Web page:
Hartford Kwanzaa celebration shares traditions, the joy of ‘a very strong and beautiful heritage’

HARTFORD — You could hear the infectious joy and laughter as children listened to Kwanzaa tales by Master Storyteller Andre Keitt and then danced to the drumming performances by the Sankofa Kuumba Cultural Arts Consortium with their dancer Mellissa Craig.

The children captured the mood of all the community members who attended the Kwanzaa Community Celebration program at Hartford Public Library’s Albany Avenue Branch. The event was held there as the main branch downtown was closed due to extensive water damage that occurred Dec. 24.

“We need something to tell us that we are good and positive people, That we come from a very strong and beautiful heritage...we need to regain our traditional greatness,” co-host Leslie Manselle said.

The event began with Keitt telling three Kwanzaa tales in honor of the holiday, during which he commanded the room and had community members participate in certain parts.

After the stories, Craig doubled as host, and conducted the drum call with the Sankofa Kuumba Cultural Arts Consortium drummers.

She explained that the drum call is a signal to everyone that there is an event going on, as a welcoming to Kwanzaa.

Craig also poured a full vessel of water into an empty vessel, as a part of an acknowledgement and confirmation of a cycle of life, as a symbolic gesture to honor their ancestors in Africa.

While she poured the water into the empty vessel, she had community members say statements that they agree with, along with giving thanks to their higher power that leads them through each day, and that included giving thanks, praise and paying homage to their ancestors in the continent of Africa, paying homage to ancestors scattered throughout the Earth, giving thanks and praise to ancestors who died crossing the Atlantic, crossing the Middle Passage and moving in ships to lands, giving thanks and praise to ancestors whose names they do not know, the ones who came before and led the way and struggle for freedom.

After the statements, Craig led the community members to ask the eldest community members to continue the Kwanzaa celebration, as it is tradition to ask and seek their wisdom.

Manselle gave the community members a Kwanzaa presentation, where she spoke about the holiday and its importance.

Manselle said that Kwanzaa is an African American holiday, and is celebrated from Dec. 26 to Jan. 1 and along with celebrating for seven days, there are also seven corresponding principles that go with the lighting of each of seven candles.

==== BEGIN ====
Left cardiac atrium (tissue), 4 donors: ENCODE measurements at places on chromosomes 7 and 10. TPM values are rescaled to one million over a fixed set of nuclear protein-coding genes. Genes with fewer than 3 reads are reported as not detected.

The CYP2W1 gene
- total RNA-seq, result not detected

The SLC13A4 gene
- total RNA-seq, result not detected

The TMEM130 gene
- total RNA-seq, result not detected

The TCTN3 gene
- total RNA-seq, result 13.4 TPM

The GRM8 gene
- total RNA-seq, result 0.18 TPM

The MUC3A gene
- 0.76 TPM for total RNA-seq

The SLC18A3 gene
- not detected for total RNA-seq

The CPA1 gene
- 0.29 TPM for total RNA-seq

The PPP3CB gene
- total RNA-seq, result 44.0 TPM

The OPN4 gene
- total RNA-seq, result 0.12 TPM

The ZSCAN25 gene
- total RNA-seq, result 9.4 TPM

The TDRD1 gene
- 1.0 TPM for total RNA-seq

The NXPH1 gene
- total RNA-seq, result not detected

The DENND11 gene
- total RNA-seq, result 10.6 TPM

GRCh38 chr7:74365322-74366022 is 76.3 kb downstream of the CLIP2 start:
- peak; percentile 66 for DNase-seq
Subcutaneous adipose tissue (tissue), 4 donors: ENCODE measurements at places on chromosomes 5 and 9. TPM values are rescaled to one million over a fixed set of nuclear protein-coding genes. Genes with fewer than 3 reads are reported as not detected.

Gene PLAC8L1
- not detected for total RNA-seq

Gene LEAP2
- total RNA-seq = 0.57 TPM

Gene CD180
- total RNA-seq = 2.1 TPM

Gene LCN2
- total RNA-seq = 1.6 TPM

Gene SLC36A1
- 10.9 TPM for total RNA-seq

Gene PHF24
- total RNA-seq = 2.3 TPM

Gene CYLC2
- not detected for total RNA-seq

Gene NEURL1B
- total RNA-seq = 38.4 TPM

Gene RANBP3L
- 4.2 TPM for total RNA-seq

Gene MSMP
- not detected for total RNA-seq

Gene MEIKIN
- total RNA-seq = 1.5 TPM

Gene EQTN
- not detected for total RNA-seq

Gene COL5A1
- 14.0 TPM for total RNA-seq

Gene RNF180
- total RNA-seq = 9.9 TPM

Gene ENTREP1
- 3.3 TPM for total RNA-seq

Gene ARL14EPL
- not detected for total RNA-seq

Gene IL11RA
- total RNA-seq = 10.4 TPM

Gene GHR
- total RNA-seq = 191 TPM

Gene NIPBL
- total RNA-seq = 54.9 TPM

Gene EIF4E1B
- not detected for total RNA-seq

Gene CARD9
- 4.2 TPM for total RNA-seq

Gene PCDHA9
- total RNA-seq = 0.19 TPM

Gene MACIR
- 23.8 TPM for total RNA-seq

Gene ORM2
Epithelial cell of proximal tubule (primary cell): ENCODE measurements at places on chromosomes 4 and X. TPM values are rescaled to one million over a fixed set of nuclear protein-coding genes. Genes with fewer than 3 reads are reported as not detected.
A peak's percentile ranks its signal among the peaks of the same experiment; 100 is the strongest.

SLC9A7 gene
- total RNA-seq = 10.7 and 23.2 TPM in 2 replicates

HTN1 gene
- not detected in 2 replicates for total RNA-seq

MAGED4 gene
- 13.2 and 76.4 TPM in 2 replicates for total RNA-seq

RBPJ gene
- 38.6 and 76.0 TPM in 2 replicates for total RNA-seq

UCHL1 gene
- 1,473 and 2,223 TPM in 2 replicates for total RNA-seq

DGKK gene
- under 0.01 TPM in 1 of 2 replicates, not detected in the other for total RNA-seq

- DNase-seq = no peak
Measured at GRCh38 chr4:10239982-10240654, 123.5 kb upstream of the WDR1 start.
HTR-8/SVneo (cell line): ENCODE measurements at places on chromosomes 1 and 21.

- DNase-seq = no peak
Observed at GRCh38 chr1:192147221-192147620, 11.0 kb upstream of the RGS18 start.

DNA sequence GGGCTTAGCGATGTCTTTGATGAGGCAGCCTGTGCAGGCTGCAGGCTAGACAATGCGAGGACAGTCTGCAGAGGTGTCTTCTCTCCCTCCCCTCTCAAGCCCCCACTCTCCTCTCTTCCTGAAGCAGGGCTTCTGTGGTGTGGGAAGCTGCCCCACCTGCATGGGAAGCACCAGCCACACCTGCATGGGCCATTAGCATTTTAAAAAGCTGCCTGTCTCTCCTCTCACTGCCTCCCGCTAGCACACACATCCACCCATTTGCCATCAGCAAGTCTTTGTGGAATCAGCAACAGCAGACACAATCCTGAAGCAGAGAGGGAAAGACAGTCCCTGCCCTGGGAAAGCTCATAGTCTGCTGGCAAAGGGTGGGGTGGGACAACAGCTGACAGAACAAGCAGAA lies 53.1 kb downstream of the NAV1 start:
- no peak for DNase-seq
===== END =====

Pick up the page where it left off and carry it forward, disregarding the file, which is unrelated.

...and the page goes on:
Craig explained the seven principles of the holiday, which are Umoja (Unity), Kujichagulia (Self-Determination), Ujima (Collective Work and Responsibility), Ujamaa (Cooperative Economics), Nia (Purpose), Kuumba (Creativity), and Imani (Faith).

She said that the seven principles are important because they represent the knowledge that ancestors and elders are trying to impart towards the community today, and all those things wrapped up are kind of a way to live. “It’s not just about the holiday, it’s not just about December, it’s about an opportunity to invest in ourselves and strengthen ourselves for the coming year with the spirit of the community at heart,” she said.

Manselle also spoke of how the Kwanzaa table is decorated, starting with the Kinara (candle holder), which holds the red, black, and green candles. The candle colors represent the African flag made by political activist Marcus Garvey.

She said that the African flag colors have meaning as well. Red represents the blood of the African people and for the struggle that African American people go through every day. Black represents the face of the African people, and Green represents the home of mother Africa and achievement.

These are placed on the table with the mat, with other symbols of the holiday, including ears of corn to represent children of the community, woven bowl of fruit and vegetables to represent the time of harvest, a gift of a musical instrument or something educational — such as a book, as a reward for good works done well.

Lastly, she explained the importance of the holiday within the Black community, as it is an encouraging holiday that reminds them to be proud of who they are and that they are positive and good people.